Majorca is an incredible place to cycle. I tasted just a sample of its vast offerings but I will back for more in just six weeks. Amongst the rides to experience is a 137 km ride that encompasses the whole mountain range from Andratx, in the west, to Can Picafort, to the east. If you need to hire a bike then I would strongly recommend Wheels whose staff were incredibly accommodating and helpful. Based in both Can Picafort and Alcudia, Manager Sebastian promises to deliver a bike anywhere in Majorca 365 days a year at an extremely reasonable price.
See you at Christmas Majorca. I'll be back.
Upping the Training
It's not uncommon for a person to avoid activities they are weak at and focus purely on their strengths. As a bike rider, I believe I have fairly decent endurance but I'm not a particularly good hill climber. So when Pete Selkrig invited me to train at Barrington Tops over the June Long Weekend, it was an offer I couldn't refuse.
As we were driving up to Barrington Tops, the heaven's opened and rain pelted the car. It was looking like it would be a wet, cold and tiring three days.
The plan was to set up at the camp site and meet up with Jason English and Jamie Vogele for the initial climb up the mountain.
Now Pete is a strong rider and, with a few weeks of hill training under his belt, he would be hard to stay with. But then there was Jason English, five time World 24 hour Champion...and some guy who just happened to train with the aforementioned enduro champion. The initial part of the climb was fairly painless but the problem was it never levelled out but just kept going up. I dropped off the back and soon the others were out of sight leaving me to fight the discomfort alone. The total vertical climb was 969 metres which was by far the biggest hill I had ever attempted.
We traversed the top of the mountain and suffered crossing a barely rideable trail known as the 'Link Track'. It was supposed to be used by four-wheel drives but driving this trail was a myth lost in the midst of time. The rain continued to fall and the temperature fell to 5 degrees. We clambered over and under fallen trees and down slippery descents until we eventually found a series of trails that headed across the escarpment in a multitude of directions. Jason and Jamie left and descended the mountain to continue their marathon training ride elsewhere leaving Pete and I alone in the rain. As we rode away a large stick jammed into Pete's rear derailleur and bent his hangar. Poor chain guidance would plague his next two days.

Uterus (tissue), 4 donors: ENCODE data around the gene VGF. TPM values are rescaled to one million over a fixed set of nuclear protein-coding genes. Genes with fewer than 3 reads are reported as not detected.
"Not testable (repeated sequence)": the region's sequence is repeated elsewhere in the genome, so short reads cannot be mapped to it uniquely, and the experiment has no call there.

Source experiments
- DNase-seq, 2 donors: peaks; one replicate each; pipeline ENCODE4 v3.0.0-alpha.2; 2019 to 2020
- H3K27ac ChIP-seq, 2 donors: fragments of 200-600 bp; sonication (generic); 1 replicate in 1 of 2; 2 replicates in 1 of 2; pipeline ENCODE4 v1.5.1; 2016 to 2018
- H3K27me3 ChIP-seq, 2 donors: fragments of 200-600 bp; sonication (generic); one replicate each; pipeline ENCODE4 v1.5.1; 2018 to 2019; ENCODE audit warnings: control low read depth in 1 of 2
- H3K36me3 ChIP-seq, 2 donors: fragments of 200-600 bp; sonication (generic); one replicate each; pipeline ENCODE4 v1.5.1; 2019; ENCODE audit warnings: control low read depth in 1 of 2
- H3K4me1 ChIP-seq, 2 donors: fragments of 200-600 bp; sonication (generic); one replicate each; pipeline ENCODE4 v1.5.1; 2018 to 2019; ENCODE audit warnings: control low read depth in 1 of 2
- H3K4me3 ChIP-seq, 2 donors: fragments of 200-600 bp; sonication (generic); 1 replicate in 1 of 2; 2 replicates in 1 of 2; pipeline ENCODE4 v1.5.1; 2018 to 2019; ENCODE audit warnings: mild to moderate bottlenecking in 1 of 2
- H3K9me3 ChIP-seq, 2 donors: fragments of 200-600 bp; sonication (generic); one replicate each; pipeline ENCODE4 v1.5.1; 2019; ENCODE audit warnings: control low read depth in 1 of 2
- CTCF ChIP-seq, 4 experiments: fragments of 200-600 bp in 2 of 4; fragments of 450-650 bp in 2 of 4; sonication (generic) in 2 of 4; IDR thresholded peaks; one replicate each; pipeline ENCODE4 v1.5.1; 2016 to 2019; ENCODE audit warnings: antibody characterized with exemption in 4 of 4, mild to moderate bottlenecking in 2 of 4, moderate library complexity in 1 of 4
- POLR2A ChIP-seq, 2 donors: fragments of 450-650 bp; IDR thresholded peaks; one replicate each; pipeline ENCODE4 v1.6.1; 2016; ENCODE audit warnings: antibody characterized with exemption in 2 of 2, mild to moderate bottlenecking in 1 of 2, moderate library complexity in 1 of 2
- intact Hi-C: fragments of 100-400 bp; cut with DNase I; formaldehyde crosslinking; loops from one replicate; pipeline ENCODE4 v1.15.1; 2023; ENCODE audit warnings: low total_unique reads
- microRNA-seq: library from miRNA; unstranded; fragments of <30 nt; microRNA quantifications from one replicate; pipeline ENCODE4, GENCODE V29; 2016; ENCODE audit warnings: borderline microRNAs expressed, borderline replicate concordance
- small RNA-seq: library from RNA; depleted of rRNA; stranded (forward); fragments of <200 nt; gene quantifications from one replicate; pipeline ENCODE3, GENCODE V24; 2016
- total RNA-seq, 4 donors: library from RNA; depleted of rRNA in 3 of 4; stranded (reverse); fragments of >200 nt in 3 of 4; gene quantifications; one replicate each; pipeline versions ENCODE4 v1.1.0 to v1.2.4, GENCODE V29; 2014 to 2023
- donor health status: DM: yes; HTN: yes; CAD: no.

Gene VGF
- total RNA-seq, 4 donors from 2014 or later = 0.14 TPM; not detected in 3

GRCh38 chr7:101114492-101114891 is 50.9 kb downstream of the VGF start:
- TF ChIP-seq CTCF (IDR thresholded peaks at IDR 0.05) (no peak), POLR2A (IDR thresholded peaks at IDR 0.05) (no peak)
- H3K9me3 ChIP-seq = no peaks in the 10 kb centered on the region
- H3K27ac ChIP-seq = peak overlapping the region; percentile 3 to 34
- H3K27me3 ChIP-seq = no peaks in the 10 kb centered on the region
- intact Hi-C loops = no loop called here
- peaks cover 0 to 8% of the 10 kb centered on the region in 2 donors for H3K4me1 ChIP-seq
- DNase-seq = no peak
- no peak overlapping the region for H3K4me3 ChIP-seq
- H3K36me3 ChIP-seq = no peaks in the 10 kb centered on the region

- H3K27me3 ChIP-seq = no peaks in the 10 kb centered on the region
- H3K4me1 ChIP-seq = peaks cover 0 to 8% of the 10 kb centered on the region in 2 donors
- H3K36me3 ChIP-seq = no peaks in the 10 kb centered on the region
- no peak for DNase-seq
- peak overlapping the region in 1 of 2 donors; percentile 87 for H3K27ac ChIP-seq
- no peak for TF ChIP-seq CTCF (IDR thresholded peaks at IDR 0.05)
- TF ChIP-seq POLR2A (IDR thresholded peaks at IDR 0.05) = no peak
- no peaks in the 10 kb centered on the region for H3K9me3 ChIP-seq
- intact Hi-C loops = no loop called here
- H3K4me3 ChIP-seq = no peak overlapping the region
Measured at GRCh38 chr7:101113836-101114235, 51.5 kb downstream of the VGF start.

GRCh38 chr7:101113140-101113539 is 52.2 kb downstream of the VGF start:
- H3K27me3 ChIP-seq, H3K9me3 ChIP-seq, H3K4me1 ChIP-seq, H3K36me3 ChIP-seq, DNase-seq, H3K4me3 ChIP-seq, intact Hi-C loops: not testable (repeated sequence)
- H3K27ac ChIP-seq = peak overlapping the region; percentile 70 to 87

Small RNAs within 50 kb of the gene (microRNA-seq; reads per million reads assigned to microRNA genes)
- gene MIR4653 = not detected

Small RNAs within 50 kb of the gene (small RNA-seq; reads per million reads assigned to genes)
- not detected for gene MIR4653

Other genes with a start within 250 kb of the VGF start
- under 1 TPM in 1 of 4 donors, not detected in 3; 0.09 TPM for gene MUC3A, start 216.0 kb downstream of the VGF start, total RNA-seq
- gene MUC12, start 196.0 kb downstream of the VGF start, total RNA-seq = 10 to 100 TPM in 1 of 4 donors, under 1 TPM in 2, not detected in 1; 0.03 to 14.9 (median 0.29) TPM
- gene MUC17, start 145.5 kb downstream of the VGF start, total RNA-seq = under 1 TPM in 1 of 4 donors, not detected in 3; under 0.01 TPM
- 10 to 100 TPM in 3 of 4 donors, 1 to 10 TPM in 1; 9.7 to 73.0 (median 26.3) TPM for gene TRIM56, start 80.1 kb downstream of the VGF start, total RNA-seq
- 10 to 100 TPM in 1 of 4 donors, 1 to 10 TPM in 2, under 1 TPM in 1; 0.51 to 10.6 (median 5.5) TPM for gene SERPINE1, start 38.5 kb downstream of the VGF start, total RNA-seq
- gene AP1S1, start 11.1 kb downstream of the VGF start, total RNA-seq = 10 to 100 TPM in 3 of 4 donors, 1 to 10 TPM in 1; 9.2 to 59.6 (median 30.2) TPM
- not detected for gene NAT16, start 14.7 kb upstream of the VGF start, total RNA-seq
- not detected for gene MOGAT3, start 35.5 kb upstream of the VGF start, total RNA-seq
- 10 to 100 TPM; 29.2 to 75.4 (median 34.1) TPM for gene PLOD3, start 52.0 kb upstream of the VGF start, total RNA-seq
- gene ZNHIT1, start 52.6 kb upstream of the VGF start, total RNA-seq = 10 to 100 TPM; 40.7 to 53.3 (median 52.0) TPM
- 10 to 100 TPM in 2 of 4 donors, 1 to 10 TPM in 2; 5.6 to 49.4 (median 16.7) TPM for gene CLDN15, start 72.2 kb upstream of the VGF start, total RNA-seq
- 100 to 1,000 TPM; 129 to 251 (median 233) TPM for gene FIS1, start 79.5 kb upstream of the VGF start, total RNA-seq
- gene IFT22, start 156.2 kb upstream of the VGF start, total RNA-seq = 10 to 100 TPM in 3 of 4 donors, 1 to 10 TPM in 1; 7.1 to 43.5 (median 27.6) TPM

As we explored the top of the mountain we came across Careys Hut, which we believed 'The Big Hurt' boys would use to stay that night as they passed through the area. It was no more than a bus shelter and provided little protection from the elements particularly as the sign outside said it had been built facing the fierce wind coming off the cliff opposite.
The Link Track was our route out and we suffered it's indignity on our return back to the caravan site.
The second day was mainly hill training and we climbed the mountain several times; interestingly, my times improved as I settled into the task of climbing and started to build a comfortable rhythm. We did explore a few tracks off the side of the mountain and our curiosity was rewarded with insanely steep climbs to return to the main fire road.
We started to descend but mud flew up off the fire trail, making it almost impossible to see ahead. This continued for what seemed like an age but eventually we reached lower ground. It was warmer now and quite dry and it was almost like we had been transported to a different climate altogether. Jason turned off to continue to Gloucester and Pete and I cycled across the rolling hills past hungry cows and temperamental bulls and several water crossings until we reached the solace of the caravan park barely before the sun had set.
We were tired and dirty but happy. It had been a great weekend and one we would love to repeat in the near future.
An unusual training ride